You also have the option to borrow against your 401(k) at a maximum of $50,000 or 50% of your account balance — whichever is less. The loan, plus interest, would need to be paid back in five years. If you fail to make payments, you may have to pay income taxes on the loan amount and an additional 10% penalty.
Consult your tax professional for more information about borrowing and withdrawing from retirement funds.
Buying a vacation home with family or friends
It’s not uncommon for groups to buy a vacation home in a desirable location. For some, splitting the cost with friends or family is the only way to make a second home affordable. You’ll be splitting the down payment and sharing in the ongoing maintenance, repair, utility and tax expenses. Plus, you’ll be able to vacation together — or enjoy some relaxation on your own.
An important first step is working out the arrangement details. Decide on who gets to use the home at which times, the expectations for cleanliness, what happens when someone wants to renovate and any other semi-personal matters that can make or break a deal regardless of the finances.
It’s also necessary to work out some of the money-related details early on. What happens if one person, or everyone, wants to sell the home? Or if one of the parties isn’t able to afford their portion of a monthly mortgage payment or a repair? As the co-owner of a property, you could have a legal responsibility for the entire mortgage payment, and a late payment can hurt your credit even if you paid your share.
Hiring a real estate attorney to put the details on an official document could be a worthwhile investment. Having a contract that everyone agrees to can also help you work out potential issues before they arise.
You’ll also want to solicit advice on the type of arrangement that best suits your situation. One option may be to own the property as a tenancy in common (TIC), which allows multiple owners to have a legal right to the home’s title and pass their share to a beneficiary or estate upon death (as opposed to the share being split by the other owners).
Another option is to create a limited liability company (LLC) with your friends or family members and have the LLC buy the home. With either a TIC or LLC, you can split the ownership based on each party’s contribution — it doesn’t need to be even. However, an LLC could offer some benefits over a TIC, such as shielding the owners’ personal assets if there’s a lawsuit because someone injured themselves on the property.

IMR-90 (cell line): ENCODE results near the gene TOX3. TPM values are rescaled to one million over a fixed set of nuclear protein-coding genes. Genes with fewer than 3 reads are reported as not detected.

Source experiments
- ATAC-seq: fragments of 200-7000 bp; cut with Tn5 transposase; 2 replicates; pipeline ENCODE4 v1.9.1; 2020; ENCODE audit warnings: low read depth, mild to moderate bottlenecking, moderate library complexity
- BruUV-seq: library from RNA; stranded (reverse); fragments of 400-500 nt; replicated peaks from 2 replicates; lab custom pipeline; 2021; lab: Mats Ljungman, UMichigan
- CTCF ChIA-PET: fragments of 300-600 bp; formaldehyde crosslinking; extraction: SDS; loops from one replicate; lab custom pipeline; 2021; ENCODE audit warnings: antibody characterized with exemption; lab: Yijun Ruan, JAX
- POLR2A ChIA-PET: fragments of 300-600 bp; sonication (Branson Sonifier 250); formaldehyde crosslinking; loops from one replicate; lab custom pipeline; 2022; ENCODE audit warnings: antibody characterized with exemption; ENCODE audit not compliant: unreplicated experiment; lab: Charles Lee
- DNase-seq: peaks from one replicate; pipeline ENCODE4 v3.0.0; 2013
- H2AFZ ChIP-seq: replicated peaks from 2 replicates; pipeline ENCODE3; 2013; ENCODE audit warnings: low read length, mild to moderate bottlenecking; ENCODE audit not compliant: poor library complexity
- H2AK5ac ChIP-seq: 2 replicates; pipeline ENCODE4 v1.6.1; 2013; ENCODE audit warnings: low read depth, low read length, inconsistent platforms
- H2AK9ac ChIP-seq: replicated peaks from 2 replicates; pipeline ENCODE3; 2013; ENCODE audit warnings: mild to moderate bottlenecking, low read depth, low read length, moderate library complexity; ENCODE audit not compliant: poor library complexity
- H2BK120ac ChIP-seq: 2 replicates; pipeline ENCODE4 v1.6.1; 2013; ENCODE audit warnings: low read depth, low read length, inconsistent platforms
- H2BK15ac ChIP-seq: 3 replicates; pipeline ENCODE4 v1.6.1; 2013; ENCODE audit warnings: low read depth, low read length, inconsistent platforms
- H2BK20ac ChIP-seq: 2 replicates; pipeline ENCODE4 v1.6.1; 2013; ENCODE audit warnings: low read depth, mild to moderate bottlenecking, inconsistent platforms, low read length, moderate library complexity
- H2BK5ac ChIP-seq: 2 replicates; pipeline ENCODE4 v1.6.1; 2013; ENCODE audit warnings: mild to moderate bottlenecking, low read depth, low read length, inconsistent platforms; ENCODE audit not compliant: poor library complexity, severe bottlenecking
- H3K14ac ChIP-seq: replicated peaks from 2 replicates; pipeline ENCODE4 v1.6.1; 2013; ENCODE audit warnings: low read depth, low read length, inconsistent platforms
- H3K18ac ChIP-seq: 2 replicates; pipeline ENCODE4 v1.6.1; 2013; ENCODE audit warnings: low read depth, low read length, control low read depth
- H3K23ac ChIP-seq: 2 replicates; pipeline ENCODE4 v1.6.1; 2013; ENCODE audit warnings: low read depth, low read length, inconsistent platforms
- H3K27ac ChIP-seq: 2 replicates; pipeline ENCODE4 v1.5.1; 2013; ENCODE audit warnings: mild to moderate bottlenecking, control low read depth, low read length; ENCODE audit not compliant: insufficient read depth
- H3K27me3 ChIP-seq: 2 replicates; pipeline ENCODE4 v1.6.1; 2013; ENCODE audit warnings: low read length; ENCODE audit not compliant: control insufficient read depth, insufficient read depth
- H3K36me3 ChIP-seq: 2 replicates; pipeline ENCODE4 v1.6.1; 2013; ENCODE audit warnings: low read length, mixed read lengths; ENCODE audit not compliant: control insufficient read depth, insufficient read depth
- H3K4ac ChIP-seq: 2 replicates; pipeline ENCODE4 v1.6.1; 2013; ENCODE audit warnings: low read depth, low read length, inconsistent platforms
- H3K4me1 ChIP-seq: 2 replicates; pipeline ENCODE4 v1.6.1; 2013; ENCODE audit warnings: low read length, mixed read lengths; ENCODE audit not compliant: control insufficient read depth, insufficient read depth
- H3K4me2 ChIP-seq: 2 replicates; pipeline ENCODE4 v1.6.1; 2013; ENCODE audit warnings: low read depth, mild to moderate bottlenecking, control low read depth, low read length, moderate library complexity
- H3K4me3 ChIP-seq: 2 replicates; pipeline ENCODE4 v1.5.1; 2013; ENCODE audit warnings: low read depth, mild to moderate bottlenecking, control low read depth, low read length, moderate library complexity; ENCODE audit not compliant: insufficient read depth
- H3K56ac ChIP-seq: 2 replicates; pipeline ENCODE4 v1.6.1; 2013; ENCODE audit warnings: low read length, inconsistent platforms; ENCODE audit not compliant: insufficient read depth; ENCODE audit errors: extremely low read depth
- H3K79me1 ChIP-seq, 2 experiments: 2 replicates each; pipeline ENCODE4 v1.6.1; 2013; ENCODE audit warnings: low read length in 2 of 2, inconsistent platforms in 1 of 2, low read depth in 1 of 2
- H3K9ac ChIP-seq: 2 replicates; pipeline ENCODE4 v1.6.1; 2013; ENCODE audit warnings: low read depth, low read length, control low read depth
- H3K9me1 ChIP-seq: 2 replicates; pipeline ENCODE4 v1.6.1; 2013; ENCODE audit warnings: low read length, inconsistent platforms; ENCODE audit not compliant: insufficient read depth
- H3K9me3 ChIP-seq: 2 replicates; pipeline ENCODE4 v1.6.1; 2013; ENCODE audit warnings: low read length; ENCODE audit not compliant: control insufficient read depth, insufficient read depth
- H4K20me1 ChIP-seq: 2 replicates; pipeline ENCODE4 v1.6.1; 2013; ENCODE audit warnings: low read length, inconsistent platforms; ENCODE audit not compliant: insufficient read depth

There’s also the joint tenants with rights of survivorship option, which is structured as a 50/50 split between co-owners. If one co-owner dies, the deceased owner’s share of the property automatically goes to the surviving co-owner.
Getting a vacation home mortgage with family or friends
Completing a joint mortgage application may not be all that different from applying for a mortgage on your own or with a spouse. Each applicant’s credit, income and debts are used to determine whether you’ll qualify and what terms you’ll be offered.
When you apply for a mortgage with a friend or family member, the lender considers each applicant’s credit profile. A credit report and score will be pulled from each of the three major credit reporting bureaus (Equifax, Experian and TransUnion). The lender takes the second-highest, or middle, credit score from each applicant and uses the lowest middle score among the applicants as the qualifying score.
As with financing the purchase of a second home on your own, the eligibility requirements may be a little stricter for a second/vacation home even if it’s bought by a group. But if buying a second home with friends or family members is what you want — and it helps put the goal within reach — the arrangement may work out well for everyone involved.
The bottom line
Getting a vacation home involves a significant amount of money and planning. You’ll need to consider what it costs to purchase the property, along with the ongoing expenses you’ll incur.
If you’re pursuing a group purchase, be sure everyone involved is clear on the terms of ownership and put everything in writing to help minimize future issues.
As with any large purchase, take the time to shop around for your best mortgage lender by comparing offers online.